Once the radiology department becomes filmless, the next step is providing digital images to clinicians in departments throughout the hospital. The operating room, however, continues to be problematic. Most institutions print film for the OR long after
Once the radiology department becomes filmless, the next step is providing digital images to clinicians in departments throughout the hospital.
The operating room, however, continues to be problematic. Most institutions print film for the OR long after filmless imaging has taken root elsewhere in the enterprise. Space constraints present the primary difficulty in providing soft-copy images to OR suites.
Ohio State University Medical Center, which transfers PACS images to a Web server for distribution throughout the enterprise, has demonstrated one way of overcoming this obstacle with the OR. OSUMC initiated a pilot program installing dual flat-panel monitors in six of the institution's 26 operating rooms.
"Because of limited space in the OR, an additional computer was discouraged," said Dr. William F. Bennett, an assistant professor of radiology in OSU's College of Medicine and Public Health.
So Bennett mounted the central processing unit tower, keyboard, and mouse on the wall to conserve floor space and reduce interference with existing equipment. Images are displayed on two flat-panel monitors mounted above the towers. The monitors simulate traditional viewboxes used by surgeons while operating.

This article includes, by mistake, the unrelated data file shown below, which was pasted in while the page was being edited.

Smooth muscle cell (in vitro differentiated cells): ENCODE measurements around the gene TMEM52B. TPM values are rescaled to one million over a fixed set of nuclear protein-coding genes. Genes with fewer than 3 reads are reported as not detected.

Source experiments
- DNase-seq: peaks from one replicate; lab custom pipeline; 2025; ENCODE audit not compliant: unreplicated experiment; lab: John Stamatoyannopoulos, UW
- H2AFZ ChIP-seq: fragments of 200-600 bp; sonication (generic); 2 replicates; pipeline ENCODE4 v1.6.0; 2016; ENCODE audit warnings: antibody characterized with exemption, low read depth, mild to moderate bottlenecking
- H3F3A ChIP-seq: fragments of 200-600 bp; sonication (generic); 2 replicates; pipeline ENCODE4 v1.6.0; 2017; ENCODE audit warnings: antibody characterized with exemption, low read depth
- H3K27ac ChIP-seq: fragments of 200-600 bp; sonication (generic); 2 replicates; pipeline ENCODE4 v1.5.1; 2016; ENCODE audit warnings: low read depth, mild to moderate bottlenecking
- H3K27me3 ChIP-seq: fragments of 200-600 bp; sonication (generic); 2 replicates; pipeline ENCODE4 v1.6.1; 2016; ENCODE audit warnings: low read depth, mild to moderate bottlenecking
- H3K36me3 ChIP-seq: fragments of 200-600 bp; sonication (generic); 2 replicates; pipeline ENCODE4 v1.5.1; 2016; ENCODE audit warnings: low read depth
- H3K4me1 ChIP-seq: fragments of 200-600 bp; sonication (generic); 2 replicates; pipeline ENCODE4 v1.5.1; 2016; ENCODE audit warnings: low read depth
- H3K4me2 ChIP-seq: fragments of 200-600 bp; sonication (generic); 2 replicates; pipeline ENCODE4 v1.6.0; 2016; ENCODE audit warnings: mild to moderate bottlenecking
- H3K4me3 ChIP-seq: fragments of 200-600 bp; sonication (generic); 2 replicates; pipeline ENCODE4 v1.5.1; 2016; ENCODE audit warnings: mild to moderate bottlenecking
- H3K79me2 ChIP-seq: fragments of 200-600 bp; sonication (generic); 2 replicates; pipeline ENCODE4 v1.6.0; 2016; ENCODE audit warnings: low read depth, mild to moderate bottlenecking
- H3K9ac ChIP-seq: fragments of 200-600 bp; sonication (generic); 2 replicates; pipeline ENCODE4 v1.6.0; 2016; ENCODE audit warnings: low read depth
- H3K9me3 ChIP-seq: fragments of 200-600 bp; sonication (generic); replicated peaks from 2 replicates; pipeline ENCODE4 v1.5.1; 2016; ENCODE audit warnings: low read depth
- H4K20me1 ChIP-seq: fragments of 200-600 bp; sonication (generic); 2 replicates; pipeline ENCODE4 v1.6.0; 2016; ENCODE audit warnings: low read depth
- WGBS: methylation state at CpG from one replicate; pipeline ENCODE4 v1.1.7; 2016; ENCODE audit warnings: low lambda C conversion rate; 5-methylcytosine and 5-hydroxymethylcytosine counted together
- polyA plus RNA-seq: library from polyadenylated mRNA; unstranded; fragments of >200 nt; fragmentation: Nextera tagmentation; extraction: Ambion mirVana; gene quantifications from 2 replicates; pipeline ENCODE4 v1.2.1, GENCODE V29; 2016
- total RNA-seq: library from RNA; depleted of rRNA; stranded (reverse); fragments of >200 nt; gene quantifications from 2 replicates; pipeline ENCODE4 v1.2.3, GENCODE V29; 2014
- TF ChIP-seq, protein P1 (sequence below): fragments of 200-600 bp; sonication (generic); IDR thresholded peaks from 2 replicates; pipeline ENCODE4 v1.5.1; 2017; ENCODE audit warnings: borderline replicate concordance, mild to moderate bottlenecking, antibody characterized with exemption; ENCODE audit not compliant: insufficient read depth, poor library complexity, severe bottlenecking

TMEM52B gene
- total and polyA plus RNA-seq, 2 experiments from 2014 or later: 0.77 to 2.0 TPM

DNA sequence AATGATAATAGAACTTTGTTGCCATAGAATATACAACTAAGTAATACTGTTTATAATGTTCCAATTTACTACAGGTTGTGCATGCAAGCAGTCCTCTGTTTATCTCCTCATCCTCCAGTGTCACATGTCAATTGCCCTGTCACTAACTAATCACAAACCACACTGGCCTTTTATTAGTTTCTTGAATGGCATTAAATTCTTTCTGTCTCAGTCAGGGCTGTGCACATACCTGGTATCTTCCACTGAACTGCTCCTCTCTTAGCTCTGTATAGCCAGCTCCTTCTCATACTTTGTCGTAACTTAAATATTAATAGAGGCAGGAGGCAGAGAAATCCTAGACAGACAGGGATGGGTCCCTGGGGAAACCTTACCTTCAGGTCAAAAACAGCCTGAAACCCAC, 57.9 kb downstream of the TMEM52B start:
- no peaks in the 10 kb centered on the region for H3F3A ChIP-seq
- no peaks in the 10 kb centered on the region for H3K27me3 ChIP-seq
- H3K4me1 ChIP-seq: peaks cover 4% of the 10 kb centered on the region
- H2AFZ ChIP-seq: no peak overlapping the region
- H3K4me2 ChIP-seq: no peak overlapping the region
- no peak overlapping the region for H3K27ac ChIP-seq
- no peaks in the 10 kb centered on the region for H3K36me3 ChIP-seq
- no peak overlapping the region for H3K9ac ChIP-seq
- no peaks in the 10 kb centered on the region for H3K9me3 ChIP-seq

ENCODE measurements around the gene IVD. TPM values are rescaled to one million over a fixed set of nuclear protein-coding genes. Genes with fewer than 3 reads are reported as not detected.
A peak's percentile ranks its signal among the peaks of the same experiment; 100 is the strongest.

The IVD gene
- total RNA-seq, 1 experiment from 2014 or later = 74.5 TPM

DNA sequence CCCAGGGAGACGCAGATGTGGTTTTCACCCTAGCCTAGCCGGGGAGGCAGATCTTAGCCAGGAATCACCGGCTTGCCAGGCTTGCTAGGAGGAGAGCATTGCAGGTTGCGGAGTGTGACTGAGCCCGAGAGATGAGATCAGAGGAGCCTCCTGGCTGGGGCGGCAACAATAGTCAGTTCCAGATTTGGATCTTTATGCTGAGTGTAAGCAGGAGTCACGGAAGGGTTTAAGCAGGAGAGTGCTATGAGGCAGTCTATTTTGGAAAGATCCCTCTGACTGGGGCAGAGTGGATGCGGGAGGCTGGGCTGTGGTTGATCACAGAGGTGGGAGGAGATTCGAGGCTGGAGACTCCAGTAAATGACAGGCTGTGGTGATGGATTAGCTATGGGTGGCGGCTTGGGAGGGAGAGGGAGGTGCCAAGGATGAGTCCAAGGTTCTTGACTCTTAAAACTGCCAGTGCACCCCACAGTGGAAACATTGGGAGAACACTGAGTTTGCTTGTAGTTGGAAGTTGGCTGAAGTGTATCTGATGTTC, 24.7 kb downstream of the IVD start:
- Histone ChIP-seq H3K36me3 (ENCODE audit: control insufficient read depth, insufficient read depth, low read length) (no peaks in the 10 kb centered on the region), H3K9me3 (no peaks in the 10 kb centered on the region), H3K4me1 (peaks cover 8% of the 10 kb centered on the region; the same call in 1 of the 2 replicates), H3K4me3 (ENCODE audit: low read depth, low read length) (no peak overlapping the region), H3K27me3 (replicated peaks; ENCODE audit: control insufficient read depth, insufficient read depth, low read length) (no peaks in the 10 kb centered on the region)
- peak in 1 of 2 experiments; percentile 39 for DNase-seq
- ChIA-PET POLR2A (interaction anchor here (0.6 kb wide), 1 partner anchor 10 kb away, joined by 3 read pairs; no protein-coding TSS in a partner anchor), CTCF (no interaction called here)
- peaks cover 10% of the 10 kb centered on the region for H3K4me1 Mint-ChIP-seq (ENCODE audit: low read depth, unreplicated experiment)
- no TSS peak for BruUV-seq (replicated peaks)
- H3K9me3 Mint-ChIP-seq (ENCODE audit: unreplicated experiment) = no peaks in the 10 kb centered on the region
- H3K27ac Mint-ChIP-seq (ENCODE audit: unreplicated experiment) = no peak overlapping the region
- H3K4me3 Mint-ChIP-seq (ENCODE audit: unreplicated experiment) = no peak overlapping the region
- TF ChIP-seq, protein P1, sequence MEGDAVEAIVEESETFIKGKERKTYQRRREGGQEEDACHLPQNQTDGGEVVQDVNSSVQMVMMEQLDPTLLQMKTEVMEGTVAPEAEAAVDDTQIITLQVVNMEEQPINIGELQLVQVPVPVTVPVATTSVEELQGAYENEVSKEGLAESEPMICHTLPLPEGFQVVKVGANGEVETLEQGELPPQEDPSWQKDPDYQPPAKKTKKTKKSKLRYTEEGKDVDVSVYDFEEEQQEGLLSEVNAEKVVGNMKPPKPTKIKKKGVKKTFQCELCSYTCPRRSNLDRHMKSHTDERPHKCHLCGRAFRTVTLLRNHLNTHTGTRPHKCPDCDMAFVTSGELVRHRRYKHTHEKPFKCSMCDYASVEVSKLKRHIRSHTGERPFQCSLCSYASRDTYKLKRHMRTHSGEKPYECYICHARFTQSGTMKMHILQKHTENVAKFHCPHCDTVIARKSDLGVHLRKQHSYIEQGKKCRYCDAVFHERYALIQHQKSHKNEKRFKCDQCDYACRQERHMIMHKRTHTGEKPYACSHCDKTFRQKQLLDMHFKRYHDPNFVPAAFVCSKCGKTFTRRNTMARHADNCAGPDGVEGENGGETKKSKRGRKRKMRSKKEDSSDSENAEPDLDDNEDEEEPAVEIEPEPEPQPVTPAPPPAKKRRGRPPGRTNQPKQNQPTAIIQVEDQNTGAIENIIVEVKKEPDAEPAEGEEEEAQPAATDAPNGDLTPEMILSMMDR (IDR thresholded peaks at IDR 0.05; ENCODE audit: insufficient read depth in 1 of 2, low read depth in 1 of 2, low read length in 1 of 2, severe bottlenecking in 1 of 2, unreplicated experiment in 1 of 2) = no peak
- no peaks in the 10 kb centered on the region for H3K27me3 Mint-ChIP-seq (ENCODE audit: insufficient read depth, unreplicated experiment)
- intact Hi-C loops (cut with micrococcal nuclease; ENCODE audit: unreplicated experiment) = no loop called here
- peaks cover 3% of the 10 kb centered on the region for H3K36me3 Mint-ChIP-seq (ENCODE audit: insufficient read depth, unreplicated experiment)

Bennett's OR system communicates with the hospital backbone by Ethernet connections. The displays are twin 19-inch active matrix LCD flat panels (1024 x 768 resolution) driven by Matrox G-450 dual-display graphics cards. They allow two or more images to be displayed at reasonable size.
After six months, both successes and failures have been noted. The distance between the operating table and the monitors requires the surgeon to walk away from the table to view the images, although this problem may be addressed by suspending the monitors from the ceiling nearer to the table. Another problem already fixed was the inability of orthopedic surgeons to use templates for orthopedic hardware.
Reaction from most of the surgeons has been positive, Bennett said. The most serious problem was the difficulty in displaying MRIs. OSUMC plans to develop protocols in which specific images are selected with thumbnails to reduce the number of images through which the surgeons must scroll.
The key to success of this configuration is acceptance by the surgeons. Training operating room personnel to use the system is critical to reduce the number of computer-related complaints, Bennett said.
"It is helpful if the surgeons are familiar with the system outside the OR, as in our case with the hospital-wide Web-based system," he said.